The Essence of Every Project

My new book, Managing Projects as Investments: Earned Value to Business Value was published by CRC Press last week. As a result, I have decided to start this blog to discuss and answer any questions that readers may raise. And periodically, I will post new blogs as thoughts occur to me about this fascinating management science known as project management.

After several decades of thinking about the topic, it has become clear to me that the essence of every project and program is as an investment in work. No sponsor/customer ever funds a project unless s/he believes that the eventual value to him or her will be greater than the needed amount of investment. And this means that, like all other investments, a project’s purpose is always to generate more value than it costs.

Value above cost, or “profit”, is relative – all else being equal, a project that generates value worth 150% of its cost is better than one which generates 140% of its cost. This certainly is the way that all other types of investments are judged: government securities, real estate, common stocks, mutual funds, gold, taxi medallions,…

Yet projects are the only form of investment where investment metrics such as ROI and profit are not the prime metrics for decision-making. Instead, the “success” or “failure” criteria applied to projects are usually based on completing them by an often-arbitrary deadline and for an arbitrary budget. And whether they might have perhaps generated much more value without these numerical straitjackets is left unexplored.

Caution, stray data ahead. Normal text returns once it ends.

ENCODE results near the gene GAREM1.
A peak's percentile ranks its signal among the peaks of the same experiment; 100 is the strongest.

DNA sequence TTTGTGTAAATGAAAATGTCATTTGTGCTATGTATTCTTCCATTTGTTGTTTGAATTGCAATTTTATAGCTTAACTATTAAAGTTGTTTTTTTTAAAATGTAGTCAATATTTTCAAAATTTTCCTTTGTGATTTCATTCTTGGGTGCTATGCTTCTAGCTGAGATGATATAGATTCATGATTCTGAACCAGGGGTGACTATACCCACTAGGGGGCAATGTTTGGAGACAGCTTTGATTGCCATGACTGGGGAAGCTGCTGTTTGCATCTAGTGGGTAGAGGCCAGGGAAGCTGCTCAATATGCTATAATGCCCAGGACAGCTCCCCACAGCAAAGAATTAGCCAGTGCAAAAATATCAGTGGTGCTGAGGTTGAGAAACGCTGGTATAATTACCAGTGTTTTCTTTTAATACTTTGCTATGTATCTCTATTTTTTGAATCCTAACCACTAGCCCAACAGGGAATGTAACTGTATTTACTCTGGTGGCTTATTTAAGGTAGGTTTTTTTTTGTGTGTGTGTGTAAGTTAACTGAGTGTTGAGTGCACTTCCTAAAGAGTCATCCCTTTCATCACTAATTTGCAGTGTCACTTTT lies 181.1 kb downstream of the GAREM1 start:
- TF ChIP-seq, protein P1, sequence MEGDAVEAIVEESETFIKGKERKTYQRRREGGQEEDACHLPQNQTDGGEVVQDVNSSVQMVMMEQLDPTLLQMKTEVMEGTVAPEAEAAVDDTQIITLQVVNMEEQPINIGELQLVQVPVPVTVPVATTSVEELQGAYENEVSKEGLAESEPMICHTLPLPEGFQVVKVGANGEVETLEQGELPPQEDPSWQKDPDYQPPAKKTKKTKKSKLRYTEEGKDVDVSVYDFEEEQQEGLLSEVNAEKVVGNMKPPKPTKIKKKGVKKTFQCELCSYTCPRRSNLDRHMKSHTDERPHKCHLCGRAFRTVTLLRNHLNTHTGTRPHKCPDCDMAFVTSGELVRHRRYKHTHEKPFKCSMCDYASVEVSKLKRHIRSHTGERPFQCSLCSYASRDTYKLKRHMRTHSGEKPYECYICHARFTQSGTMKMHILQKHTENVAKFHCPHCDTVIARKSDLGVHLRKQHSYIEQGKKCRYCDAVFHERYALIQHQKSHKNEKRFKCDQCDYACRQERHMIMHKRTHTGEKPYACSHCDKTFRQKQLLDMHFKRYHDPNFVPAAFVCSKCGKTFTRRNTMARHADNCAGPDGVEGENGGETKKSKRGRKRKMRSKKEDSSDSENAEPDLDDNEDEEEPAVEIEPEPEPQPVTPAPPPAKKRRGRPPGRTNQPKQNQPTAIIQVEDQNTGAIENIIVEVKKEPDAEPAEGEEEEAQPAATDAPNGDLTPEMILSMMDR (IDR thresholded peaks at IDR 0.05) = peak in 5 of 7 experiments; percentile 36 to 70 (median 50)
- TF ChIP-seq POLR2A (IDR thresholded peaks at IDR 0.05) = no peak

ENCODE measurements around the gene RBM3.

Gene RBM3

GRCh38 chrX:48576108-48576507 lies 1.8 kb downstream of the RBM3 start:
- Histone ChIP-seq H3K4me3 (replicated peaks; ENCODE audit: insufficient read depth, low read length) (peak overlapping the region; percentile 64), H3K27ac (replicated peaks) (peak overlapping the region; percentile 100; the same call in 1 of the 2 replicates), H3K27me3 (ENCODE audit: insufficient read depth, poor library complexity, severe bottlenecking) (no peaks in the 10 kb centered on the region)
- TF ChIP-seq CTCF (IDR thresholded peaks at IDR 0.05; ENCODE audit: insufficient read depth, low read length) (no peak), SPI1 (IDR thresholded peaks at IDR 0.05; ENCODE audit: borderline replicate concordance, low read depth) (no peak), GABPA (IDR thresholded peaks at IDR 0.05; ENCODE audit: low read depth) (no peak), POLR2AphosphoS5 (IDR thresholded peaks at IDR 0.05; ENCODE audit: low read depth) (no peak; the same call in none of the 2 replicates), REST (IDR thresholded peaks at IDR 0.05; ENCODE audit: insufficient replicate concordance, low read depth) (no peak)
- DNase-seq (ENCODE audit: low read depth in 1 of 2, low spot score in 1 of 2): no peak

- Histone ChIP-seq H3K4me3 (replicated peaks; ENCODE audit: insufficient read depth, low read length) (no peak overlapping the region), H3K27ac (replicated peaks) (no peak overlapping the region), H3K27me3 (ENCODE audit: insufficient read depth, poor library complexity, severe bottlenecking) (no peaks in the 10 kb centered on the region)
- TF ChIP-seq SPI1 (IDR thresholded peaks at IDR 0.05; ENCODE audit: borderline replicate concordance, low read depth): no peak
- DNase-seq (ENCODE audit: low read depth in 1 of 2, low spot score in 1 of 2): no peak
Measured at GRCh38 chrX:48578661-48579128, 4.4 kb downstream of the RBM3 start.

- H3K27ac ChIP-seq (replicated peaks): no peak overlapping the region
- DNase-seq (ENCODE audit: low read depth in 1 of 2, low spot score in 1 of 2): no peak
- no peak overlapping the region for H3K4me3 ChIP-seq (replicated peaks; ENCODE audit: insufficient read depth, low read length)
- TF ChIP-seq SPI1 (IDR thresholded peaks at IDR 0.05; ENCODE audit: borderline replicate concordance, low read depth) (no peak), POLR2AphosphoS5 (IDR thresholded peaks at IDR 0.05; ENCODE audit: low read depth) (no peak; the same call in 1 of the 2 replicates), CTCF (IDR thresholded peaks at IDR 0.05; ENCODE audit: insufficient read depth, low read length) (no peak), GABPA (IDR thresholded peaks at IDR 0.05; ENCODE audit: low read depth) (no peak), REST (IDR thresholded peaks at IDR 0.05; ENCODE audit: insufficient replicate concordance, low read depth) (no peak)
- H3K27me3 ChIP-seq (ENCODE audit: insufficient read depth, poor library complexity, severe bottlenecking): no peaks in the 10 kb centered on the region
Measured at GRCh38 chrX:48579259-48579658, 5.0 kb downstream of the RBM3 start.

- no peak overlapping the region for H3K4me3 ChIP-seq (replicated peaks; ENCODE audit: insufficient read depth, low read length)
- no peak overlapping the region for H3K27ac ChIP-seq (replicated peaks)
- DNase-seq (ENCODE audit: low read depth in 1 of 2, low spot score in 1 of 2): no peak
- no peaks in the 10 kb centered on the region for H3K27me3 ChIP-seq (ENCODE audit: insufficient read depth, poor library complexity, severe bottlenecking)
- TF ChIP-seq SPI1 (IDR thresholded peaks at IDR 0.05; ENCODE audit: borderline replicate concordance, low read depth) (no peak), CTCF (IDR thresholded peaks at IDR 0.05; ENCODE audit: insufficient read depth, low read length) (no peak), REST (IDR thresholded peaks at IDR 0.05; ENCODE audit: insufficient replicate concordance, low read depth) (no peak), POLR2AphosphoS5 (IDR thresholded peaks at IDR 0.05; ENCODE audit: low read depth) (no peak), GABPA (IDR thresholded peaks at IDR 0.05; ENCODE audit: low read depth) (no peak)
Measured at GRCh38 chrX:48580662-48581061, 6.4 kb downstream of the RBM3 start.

And this is really unfortunate because, unlike many other investments, projects are a special type of investment: one where human effort advised by appropriate analysis can bring great rewards.

This is the focus of my new book. And this and the new techniques and metrics described in that book will be subject of the new entries in this blog.

If the reader wishes to know more about my approach, the four Wikipedia pages linked to the topics below should provide a thumbnail.

(And of course, my book has much more information!)

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